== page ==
It’s a non-economic argument which is also at the centre of Better Together’s currency credibility, or rather its lack of credibility. The real point is that it doesn’t actually matter who the Tory minister is, and it doesn’t even matter whether he is wrong and Osborne really is prepared to damage the UK economy in a fit of spite.

The damage has been done by the fact that the source of the Guardian’s story is a Tory minister, and an “embarrassingly senior” one at that. A senior Tory minister who does not believe what his own party are saying about Scotland. A senior Tory minister who knows that his party is lying through their back teeth to the Scottish electorate in order to court popularity amongst UKIP leaning voters in the south.

Say what you like about Tory ministers, but they’re not going to admit – even anonymously – to lying if they honestly believed it’s inconceivable that their party might lie. Even if the minister in question knew nothing about the currency veto, which would raise a whole lot of questions by itself, he knows they’ve lied on other topics. He knows they will continue to lie. And so does Alistair.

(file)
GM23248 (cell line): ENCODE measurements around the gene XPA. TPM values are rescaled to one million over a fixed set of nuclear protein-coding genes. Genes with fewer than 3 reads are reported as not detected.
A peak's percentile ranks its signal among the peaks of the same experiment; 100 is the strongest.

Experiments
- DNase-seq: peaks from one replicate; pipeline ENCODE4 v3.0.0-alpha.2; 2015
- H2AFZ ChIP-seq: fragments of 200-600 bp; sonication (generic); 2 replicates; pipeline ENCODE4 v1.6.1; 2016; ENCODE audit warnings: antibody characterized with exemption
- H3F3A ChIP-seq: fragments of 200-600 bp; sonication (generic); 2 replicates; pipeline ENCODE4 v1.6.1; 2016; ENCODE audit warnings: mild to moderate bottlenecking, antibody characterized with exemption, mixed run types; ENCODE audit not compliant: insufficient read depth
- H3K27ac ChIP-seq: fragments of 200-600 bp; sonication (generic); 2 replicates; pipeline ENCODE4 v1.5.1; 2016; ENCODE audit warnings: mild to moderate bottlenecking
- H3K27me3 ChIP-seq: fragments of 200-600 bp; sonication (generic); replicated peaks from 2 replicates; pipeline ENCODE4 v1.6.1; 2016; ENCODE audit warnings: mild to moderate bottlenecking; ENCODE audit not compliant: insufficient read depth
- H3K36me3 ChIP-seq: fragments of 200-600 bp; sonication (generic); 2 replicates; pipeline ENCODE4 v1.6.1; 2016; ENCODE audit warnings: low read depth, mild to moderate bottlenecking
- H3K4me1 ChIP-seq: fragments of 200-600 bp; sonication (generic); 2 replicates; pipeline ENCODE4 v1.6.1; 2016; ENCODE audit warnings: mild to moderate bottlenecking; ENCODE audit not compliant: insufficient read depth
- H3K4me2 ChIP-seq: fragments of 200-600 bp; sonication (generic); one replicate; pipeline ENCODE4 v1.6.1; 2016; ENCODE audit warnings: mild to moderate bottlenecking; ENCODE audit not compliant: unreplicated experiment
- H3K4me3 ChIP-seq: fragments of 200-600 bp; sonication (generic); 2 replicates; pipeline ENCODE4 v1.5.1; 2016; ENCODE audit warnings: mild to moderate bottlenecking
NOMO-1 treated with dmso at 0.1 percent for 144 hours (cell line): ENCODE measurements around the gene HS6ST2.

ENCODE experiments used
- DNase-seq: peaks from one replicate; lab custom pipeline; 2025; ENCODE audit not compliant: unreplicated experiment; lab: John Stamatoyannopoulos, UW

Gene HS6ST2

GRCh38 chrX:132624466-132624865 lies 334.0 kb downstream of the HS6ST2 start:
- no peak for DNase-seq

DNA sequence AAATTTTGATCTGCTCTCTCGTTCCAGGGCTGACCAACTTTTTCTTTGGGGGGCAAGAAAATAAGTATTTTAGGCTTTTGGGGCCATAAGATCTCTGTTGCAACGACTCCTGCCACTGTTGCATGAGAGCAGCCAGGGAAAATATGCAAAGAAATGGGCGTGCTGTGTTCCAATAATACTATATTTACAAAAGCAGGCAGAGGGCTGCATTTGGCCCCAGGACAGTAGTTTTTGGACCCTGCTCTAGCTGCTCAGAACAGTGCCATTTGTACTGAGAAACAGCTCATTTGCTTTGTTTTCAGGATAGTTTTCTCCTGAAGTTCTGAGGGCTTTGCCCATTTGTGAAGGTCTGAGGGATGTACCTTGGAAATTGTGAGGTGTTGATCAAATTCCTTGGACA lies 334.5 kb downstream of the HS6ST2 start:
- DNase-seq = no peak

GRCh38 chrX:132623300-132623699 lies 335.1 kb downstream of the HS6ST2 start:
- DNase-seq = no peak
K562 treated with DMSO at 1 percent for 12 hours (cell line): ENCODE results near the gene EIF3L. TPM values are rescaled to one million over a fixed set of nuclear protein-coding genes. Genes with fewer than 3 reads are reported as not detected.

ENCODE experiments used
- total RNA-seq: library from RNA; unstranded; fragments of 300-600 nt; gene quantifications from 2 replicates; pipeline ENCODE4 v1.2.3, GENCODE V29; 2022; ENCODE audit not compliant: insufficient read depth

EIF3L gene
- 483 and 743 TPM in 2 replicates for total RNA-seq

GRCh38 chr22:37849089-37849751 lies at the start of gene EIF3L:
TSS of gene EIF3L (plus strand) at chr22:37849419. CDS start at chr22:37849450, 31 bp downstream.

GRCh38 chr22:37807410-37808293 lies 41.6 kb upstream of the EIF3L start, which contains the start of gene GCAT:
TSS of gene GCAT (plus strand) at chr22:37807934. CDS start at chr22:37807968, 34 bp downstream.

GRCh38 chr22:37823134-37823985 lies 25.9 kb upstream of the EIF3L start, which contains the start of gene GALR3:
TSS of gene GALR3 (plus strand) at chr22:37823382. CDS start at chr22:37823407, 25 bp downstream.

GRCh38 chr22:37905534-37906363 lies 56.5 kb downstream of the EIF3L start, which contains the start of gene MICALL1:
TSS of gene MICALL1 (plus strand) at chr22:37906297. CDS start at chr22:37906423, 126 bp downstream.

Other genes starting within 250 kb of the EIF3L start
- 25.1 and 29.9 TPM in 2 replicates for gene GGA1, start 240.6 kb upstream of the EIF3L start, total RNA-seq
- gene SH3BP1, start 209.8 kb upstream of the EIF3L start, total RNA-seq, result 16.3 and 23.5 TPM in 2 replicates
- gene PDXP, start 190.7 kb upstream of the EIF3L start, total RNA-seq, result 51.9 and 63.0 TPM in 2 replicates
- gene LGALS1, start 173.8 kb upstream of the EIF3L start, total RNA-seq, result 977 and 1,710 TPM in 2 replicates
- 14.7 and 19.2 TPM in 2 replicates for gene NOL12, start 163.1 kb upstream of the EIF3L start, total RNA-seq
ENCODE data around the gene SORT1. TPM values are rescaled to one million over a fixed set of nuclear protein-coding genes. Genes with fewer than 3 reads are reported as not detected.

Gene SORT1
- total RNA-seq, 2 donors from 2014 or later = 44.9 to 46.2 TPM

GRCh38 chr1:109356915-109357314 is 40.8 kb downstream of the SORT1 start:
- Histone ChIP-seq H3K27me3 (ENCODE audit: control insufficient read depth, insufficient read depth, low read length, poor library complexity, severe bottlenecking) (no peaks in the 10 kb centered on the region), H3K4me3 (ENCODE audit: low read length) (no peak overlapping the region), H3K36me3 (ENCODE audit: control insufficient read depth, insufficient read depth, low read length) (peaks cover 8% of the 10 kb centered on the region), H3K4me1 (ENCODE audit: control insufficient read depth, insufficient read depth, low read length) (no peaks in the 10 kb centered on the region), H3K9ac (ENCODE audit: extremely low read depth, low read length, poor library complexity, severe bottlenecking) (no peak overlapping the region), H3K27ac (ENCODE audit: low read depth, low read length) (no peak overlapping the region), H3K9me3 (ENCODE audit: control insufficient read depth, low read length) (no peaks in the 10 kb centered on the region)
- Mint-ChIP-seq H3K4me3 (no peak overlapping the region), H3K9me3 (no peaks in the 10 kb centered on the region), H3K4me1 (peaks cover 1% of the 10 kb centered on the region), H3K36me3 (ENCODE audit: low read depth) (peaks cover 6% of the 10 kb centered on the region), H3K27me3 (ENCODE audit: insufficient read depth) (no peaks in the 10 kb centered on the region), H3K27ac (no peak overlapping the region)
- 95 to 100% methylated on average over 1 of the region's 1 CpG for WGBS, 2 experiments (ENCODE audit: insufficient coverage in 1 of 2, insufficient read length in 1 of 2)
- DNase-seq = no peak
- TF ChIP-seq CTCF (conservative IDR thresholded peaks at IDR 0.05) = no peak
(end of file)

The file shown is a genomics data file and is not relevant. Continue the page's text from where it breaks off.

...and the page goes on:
Which brings us straight to the biggest non-economic argument for independence – how can it be in good for Scotland to be governed by people who will lie to us and damage Scottish interests in order to secure elections in the rest of the UK. Scotland’s interests are not their top priority, we already knew that. Now we know that Scotland’s interests don’t even figure in their calculations, they can be sacrificed to the minor demons of UKIP on the altar of appeasement.

It goes to the very heart of the Union – what sort of Union is Scotland in? We’re constantly told it’s a partnership of equals, that Scotland benefits immensely from throwing in its lot with its neighbours, yet in the corridors of Westminster the bottom line on the balance sheet is that everything belongs to them. It’s their pound, not ours, it’s their army, not ours, it’s their membership of the EU, not ours. After 300 years we’re Better Together with nothing of our own.

Everything that issues from Better Together is based upon the assumption that after Scottish independence Westminster and Westminster alone will be the parliament of the sole successor state. Westminster believes that the Union was not created when the Kingdom of Scotland and the Kingdom of England signed the Treaties of Union. It was England all along. That’s the legal position adopted by the UK Government, that’s the position adopted by Alistair as a route to a red bench and a fur trimmed retirement. Yet it’s not a legal argument that has solid foundations. They only appear solid because no one in the mainstream media has ever examined them. But you don’t need to be a constitutional civil engineer see that they are made of sand and built on fervent wishes. Scotland’s case is strong.